Obama Lifts Burmese Import Bans

The Obama administration made it official. Goods made in Burma, now called Myanmar, may be imported into the United States, except for rubies and jade, whose mining is controlled by the central government.

The executive order issued Aug. 7 by President Obama comes after the State Department waived the ban last November.

The bans had been part of the Burmese Freedom and Democracy Act, legislation enacted by Congress that expired July 28.

Republican Sen. Mitch McConnell was the original sponsor of the legislation. He announced in May he would not seek to extend the 2003 legislation because of Myanmar’s democratic progress. The legislation was renewed annually.

McConnell was, for years, one of the harshest critics in Congress of Myanmar’s military rulers and a fervent supporter of opposition leader Aung San Suu Kyi. The Burmese Freedom and Democracy Act he sponsored had imposed a broad ban on all imports from Myanmar.

Deputy National Security Adviser Ben Rhodes said in a statement that it is part of the administration’s efforts “to promote responsible trade and investment in support of Burma’s reform process.”

Before the ban took place in 2003, about half of all the textiles and clothing made in that country, located northwest of Thailand, was exported to the United States. In recent years, Myanmar shipped as much as $409 million a year in apparel and textiles to the United States, according to the Department of Commerce.

There is still a small garment sector based around Yangon, the country’s capital, which employs about 20,000 people at 200 factories. Workers make about $80 a month.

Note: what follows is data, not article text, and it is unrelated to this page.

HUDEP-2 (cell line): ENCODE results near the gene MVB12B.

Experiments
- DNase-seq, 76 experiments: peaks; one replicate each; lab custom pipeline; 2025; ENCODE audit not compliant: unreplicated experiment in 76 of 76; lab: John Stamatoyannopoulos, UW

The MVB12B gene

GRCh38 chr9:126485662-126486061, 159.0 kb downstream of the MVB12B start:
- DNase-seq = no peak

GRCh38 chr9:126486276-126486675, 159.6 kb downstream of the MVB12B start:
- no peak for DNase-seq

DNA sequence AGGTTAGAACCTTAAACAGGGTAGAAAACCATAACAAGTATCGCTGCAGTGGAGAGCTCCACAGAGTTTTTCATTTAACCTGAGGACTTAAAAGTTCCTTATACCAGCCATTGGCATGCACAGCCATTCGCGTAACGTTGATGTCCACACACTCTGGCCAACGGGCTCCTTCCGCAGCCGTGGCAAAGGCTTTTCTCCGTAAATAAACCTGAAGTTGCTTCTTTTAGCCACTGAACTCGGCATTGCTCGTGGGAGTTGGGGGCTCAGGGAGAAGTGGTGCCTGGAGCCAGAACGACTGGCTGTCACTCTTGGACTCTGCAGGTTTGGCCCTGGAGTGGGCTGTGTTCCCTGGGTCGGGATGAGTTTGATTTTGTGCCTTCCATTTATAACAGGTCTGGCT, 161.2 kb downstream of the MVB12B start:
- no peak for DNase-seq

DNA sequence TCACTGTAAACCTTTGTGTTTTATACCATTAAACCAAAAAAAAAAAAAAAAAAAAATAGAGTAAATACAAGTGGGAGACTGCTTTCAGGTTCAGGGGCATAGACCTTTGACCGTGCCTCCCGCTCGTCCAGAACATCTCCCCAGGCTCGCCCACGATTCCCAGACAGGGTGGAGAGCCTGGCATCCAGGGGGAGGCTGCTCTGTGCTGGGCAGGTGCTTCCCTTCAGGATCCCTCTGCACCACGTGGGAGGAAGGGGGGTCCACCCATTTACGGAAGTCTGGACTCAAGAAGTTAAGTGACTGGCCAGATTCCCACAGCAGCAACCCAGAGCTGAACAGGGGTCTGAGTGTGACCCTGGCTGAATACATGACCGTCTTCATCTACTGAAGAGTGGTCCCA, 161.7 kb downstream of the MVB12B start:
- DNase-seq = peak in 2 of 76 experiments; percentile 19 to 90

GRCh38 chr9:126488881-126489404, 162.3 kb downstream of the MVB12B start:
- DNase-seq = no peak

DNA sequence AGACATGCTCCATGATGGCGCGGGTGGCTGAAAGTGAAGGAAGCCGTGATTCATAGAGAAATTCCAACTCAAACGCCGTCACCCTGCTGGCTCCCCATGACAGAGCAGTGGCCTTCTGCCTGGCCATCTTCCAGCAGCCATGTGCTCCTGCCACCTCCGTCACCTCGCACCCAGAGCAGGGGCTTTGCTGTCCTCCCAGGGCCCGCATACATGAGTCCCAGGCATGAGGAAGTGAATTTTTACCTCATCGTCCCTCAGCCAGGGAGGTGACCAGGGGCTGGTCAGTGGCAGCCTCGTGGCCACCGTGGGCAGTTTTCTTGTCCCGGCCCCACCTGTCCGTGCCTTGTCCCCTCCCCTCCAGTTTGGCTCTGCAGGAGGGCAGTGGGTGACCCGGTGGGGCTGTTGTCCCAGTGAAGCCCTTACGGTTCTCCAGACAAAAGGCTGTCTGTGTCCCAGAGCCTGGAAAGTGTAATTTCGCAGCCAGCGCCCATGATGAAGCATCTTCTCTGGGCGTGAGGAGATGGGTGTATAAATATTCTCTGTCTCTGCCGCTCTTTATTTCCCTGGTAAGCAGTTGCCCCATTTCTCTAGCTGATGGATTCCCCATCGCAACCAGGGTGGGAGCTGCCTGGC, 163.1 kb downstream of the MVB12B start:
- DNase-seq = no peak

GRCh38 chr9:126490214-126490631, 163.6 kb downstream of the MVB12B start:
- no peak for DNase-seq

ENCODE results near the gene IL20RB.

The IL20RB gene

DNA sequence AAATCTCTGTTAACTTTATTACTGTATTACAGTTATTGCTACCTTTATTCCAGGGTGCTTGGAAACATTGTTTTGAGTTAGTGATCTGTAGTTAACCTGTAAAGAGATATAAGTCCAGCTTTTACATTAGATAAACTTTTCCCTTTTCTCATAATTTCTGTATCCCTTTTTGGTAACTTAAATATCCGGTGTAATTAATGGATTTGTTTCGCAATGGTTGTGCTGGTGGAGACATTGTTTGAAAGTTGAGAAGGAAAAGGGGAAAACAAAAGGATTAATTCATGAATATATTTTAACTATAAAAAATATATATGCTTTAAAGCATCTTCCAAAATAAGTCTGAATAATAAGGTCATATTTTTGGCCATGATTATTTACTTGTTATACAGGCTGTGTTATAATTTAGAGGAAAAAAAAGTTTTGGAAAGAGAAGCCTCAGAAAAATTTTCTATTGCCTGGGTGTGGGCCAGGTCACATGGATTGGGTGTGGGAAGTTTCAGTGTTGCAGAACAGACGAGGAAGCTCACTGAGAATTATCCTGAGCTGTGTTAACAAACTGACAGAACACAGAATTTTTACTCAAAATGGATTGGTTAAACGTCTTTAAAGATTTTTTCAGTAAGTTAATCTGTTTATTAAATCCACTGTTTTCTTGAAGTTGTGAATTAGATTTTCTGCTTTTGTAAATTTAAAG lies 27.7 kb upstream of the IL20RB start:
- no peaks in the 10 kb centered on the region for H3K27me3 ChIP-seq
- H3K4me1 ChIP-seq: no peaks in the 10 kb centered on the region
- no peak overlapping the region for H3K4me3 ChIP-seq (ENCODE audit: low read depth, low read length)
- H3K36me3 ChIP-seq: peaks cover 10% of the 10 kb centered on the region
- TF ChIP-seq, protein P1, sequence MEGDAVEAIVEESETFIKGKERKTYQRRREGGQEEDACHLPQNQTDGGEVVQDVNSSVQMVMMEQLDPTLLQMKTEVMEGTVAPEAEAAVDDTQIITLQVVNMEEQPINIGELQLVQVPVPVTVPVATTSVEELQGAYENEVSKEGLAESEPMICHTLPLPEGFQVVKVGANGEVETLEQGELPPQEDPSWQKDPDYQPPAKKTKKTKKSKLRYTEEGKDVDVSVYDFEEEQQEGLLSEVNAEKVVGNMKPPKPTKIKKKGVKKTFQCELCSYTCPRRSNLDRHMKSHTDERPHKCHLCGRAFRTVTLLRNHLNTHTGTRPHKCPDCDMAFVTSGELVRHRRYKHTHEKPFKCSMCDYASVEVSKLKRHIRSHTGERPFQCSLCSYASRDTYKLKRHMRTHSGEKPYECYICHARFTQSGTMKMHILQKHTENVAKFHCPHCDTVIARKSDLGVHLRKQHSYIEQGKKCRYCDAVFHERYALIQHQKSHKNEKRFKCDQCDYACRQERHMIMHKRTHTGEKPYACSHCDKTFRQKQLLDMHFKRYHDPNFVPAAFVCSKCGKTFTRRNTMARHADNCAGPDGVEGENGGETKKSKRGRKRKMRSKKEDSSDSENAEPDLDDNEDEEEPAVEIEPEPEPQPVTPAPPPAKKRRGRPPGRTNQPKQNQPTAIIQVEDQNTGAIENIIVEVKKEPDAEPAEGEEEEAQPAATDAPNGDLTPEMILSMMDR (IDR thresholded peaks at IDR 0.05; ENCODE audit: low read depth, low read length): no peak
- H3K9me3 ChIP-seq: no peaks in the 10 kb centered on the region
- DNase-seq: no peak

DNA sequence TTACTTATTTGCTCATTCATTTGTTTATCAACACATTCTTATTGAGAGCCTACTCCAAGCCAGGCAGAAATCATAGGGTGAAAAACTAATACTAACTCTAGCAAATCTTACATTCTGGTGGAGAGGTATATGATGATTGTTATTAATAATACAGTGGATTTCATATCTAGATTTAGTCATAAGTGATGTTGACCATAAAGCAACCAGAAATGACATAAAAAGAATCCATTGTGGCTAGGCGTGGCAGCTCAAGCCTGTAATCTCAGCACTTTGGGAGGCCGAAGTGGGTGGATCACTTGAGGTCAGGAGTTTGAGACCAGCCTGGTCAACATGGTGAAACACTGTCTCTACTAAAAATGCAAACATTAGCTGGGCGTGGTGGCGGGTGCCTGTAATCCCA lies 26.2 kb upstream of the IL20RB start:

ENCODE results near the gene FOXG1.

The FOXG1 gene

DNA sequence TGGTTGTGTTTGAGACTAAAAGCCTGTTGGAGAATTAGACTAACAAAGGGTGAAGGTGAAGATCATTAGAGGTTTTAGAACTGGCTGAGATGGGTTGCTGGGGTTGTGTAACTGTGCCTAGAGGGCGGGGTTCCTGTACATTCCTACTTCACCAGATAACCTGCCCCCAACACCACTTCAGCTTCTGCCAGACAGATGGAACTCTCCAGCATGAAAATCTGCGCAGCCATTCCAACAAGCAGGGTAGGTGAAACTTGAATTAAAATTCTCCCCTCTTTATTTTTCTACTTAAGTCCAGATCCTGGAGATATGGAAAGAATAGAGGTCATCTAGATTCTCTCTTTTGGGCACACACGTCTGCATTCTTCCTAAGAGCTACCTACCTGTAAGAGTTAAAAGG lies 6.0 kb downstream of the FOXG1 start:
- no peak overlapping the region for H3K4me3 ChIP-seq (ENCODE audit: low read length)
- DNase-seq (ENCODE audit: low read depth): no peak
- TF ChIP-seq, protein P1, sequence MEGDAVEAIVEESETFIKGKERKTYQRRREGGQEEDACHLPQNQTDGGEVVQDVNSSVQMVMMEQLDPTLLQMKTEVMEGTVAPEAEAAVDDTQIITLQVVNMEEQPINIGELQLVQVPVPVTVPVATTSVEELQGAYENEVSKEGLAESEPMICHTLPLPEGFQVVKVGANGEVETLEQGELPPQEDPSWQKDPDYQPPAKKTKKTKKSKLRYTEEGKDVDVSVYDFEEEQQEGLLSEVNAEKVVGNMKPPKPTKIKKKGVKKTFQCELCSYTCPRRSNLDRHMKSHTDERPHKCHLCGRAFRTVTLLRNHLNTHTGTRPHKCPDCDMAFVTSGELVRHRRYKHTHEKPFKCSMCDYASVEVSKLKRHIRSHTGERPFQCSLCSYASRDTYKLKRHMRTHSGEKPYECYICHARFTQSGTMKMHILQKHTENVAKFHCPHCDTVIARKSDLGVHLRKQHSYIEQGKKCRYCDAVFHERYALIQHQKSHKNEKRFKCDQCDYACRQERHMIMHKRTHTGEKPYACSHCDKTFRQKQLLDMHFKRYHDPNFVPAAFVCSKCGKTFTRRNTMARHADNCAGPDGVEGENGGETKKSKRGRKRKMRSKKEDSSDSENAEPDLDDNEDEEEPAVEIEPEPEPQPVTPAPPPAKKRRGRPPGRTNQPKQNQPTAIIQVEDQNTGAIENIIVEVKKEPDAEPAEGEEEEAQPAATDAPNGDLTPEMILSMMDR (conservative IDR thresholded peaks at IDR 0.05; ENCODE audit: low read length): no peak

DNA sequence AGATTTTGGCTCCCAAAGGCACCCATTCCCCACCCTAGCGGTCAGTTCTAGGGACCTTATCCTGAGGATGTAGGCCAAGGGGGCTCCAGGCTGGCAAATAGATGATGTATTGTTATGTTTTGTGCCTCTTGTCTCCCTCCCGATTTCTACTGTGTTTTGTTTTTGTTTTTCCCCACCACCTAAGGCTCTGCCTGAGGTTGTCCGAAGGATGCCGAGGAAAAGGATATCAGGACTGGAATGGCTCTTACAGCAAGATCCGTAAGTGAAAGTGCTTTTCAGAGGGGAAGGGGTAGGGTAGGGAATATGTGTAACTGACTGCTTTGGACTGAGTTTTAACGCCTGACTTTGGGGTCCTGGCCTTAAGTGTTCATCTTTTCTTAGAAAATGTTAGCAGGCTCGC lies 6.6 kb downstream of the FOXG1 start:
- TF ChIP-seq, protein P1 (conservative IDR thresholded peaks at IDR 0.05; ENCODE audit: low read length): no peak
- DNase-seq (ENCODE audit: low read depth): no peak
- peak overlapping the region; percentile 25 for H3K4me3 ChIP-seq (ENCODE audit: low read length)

Last year, Myanmar exported about $770 million in garments to primarily Japan, which received $243 million in apparel and textiles. That may increase. The Japanese fast-fashion retailer Uniqlo, whose shelves are stocked with casualwear, said it will start sourcing in Myanmar.

Other recipients of the bulk of Myanmar’s apparel production are South Korea and Europe.

Earlier this year, representatives from Li & Fung, which does some apparel production in that country, visited Myanmar to talk with top ministers about revving up the apparel industry.

Myanmar was ruled by a military dictatorship for nearly five decades and was quite repressive. A new government came to power in 2011, releasing many political prisoners, holding elections for a new Parliament and freeing democracy advocate Aung San Suu Kyi from nearly 20 years of house arrest.

Since her release from house arrest, the opposition leader has visited Norway to collect a Nobel Peace Prize she won in 1991 and gone to Washington, D.C., to be awarded the Congressional Gold Medal.